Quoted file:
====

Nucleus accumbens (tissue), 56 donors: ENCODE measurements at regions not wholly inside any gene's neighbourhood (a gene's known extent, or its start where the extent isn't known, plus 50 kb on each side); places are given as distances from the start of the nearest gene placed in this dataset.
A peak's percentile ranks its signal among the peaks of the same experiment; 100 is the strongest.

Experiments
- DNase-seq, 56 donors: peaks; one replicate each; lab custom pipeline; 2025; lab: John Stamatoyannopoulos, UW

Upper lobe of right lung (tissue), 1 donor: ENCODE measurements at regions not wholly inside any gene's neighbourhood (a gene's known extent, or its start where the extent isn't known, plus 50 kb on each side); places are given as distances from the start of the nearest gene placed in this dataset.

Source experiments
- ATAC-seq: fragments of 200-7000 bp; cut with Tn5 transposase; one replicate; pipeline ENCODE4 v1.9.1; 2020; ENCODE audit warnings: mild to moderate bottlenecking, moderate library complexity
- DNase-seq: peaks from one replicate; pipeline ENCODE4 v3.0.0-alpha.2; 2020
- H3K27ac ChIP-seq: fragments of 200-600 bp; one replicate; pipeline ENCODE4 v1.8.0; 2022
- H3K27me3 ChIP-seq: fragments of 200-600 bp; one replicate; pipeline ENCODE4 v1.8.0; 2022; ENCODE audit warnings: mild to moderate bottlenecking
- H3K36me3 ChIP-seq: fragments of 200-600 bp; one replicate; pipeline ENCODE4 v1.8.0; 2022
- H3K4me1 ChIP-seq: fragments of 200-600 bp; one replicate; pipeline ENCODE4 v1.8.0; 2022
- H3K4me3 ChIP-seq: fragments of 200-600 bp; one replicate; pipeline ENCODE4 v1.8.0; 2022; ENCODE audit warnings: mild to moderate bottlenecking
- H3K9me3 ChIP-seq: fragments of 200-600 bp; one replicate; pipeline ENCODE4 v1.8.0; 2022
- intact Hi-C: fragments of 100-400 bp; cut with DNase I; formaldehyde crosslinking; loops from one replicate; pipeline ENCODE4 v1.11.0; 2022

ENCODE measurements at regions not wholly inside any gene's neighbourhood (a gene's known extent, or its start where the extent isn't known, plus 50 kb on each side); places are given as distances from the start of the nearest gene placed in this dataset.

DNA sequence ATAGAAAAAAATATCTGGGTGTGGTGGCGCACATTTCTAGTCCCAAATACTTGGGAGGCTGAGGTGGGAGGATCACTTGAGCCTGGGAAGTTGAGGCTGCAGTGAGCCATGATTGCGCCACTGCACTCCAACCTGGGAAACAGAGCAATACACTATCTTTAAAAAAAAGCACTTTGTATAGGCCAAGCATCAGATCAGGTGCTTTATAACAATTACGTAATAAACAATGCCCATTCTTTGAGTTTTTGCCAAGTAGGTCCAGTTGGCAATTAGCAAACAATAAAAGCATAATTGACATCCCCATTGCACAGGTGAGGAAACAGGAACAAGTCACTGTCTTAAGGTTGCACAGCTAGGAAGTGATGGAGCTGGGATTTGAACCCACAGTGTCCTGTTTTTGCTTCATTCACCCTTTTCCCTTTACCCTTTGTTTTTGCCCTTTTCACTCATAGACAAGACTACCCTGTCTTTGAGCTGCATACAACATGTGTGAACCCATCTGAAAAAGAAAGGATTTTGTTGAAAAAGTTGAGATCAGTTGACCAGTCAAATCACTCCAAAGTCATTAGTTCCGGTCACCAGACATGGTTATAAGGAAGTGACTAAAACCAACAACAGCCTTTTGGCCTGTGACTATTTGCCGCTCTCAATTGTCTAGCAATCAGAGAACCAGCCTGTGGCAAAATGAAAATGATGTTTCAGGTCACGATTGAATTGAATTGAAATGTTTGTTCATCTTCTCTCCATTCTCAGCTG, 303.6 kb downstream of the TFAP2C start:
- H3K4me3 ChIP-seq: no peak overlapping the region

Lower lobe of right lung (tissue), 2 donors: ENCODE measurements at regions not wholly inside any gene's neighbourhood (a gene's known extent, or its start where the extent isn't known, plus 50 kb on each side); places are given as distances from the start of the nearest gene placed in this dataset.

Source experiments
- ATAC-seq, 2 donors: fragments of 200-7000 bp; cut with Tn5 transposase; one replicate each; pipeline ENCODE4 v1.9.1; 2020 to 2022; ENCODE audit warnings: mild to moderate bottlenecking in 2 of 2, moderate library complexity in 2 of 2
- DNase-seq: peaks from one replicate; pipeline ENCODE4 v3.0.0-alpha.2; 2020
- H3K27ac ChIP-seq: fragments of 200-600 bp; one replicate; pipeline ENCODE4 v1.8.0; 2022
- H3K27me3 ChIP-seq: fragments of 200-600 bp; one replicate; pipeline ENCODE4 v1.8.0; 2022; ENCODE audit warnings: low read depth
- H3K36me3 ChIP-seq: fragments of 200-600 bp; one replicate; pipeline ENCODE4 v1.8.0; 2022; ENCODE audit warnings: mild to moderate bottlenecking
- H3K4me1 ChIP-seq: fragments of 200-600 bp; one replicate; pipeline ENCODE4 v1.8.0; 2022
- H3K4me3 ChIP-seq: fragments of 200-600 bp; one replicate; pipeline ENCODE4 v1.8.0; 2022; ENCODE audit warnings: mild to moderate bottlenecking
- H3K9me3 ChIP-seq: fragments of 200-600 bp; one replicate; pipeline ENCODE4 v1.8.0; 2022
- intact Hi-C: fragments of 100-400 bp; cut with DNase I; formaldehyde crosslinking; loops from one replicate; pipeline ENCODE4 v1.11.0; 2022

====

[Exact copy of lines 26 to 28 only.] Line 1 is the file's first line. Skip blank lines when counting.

- H3K4me1 ChIP-seq: fragments of 200-600 bp; one replicate; pipeline ENCODE4 v1.8.0; 2022
- H3K4me3 ChIP-seq: fragments of 200-600 bp; one replicate; pipeline ENCODE4 v1.8.0; 2022; ENCODE audit warnings: mild to moderate bottlenecking
- H3K9me3 ChIP-seq: fragments of 200-600 bp; one replicate; pipeline ENCODE4 v1.8.0; 2022